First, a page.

What wild wretched excess this book is.  A creative furor.  You know how we’re often told that it’s not wise to do something or other just because we can, that some things are better left undone?  Well, Trent Dalton can and does.  He not only pulls out all the stops, he pulls it off, and it is wonderful – over the top, packed to the brim, a real gusher of a read.  We meet Eli Bell at the age of twelve, an old soul with a lucky freckle on his right forefinger.  He is younger brother to Augustus, who is mute by choice and otherworldly.  When too young to remember, both boys were nearly drowned by their biological father and now live with their Mum and boyfriend Lyle, small time drug dealers and users.  Their babysitter is Slim Halliday, a notorious prison escapee, who may or may not have murdered a taxi driver with a hammer, and something of a philosopher.  You tend to get that way when, like Slim, you’ve been through some stuff.  But it’s not all bad ‘cause the boys love and are loved by Mum, Lyle and Slim.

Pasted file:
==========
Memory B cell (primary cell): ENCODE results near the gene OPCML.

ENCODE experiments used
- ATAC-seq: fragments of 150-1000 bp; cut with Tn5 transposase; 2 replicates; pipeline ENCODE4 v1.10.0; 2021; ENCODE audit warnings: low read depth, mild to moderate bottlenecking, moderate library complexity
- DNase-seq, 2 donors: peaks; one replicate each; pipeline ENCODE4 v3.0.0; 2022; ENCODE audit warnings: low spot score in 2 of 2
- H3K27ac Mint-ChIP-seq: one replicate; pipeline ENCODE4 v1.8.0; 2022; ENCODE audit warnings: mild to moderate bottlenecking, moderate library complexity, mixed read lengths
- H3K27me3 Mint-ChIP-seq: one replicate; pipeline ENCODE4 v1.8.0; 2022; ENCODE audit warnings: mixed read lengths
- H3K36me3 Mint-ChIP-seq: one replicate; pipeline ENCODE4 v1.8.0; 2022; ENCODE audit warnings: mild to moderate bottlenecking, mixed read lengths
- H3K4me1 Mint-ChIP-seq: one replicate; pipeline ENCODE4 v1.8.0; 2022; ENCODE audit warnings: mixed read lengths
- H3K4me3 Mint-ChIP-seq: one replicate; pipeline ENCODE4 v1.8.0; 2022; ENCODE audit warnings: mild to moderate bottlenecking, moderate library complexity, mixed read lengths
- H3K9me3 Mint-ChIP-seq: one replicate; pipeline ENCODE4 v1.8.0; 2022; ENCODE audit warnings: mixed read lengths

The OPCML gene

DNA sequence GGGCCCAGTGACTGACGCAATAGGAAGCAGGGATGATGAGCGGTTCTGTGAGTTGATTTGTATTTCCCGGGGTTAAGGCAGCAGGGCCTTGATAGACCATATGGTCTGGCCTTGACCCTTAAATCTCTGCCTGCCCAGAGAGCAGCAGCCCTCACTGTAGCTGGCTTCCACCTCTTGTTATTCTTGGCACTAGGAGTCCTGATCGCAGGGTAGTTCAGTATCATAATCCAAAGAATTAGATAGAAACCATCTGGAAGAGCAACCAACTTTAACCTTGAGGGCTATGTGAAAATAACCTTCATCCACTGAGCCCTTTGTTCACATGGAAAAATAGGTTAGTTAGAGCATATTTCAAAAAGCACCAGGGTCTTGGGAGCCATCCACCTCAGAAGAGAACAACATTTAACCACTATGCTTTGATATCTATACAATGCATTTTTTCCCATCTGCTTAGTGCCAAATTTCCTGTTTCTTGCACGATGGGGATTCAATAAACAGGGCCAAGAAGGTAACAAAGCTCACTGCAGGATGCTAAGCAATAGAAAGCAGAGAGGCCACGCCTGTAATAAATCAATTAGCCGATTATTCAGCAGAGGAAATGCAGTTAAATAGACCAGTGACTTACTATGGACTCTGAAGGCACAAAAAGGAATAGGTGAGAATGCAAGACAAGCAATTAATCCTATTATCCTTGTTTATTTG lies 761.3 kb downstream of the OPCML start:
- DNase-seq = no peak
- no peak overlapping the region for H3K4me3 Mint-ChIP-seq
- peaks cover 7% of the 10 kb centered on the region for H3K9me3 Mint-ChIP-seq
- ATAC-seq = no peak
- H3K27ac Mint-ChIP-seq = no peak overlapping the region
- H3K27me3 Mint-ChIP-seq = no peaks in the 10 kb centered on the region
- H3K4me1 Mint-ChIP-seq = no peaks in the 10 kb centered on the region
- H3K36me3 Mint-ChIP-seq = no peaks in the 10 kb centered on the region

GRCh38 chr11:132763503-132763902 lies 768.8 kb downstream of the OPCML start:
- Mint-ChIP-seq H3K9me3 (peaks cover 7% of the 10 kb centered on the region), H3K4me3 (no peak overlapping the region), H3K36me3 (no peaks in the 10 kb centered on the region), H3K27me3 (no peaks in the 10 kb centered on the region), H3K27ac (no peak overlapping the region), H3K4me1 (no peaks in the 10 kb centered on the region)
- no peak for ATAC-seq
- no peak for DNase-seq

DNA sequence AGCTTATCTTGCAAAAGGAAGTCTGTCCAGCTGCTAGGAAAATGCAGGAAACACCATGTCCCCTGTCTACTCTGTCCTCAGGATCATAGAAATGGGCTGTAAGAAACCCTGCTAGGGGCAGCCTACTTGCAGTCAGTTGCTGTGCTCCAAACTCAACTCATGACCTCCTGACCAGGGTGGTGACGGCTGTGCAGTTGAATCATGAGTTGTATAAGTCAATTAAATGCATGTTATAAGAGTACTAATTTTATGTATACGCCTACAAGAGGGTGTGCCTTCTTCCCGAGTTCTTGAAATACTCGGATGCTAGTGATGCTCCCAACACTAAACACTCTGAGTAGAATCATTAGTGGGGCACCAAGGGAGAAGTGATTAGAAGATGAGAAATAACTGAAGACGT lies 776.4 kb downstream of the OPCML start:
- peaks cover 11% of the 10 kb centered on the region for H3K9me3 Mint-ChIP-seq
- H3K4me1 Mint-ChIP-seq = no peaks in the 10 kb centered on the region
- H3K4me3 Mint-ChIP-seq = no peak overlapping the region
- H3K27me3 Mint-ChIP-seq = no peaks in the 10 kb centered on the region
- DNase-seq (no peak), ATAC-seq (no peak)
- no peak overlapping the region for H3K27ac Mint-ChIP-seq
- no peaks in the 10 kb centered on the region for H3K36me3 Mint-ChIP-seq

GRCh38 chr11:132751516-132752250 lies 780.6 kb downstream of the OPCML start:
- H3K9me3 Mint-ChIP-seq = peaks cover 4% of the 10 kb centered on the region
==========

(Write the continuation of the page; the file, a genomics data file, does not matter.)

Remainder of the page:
Don’t you know, though, original sin will get you every time.  Lyle gets ambitious and runs afoul of some seriously ugly evil in the drug trade:  “Back Off” Bich Dang, Vietnamese entrepreneur, pillar of the community, supplier to Lyle and a wicked, wicked woman; the wonderfully named Tytus Broz, manufacturer of prosthetic limbs, also pillar of the community, filthy rich drug kingpin and truly heartless bastard; and Iwan Kroll, unlikely llama farmer, cadaverous, shivery, sadistically cruel, and Tytus Broz’s hitman.  Sub-plots, mysterious depths and reflections, secondary twists, back stories, side roads and diversions in abundance, lyrical, silly and gory; but, good gravy, it all works, so let’s not analyze it.  Set in Australia by an Australian.  Some of the best writers on the planet.  Nature or nurture?

Boy Swallows Universe is in bookstores now.  Shop your local indie bookstore for it.

Full Disclosure:  A review copy of this book was provided to me by HarperCollins Publishers / Harper via NetGalley in exchange for an honest review.  I would like to thank the publisher, the author and NetGalley for providing me this opportunity.  All opinions expressed herein are my own.

Caite Dolan-Leach’s We Went to the Woods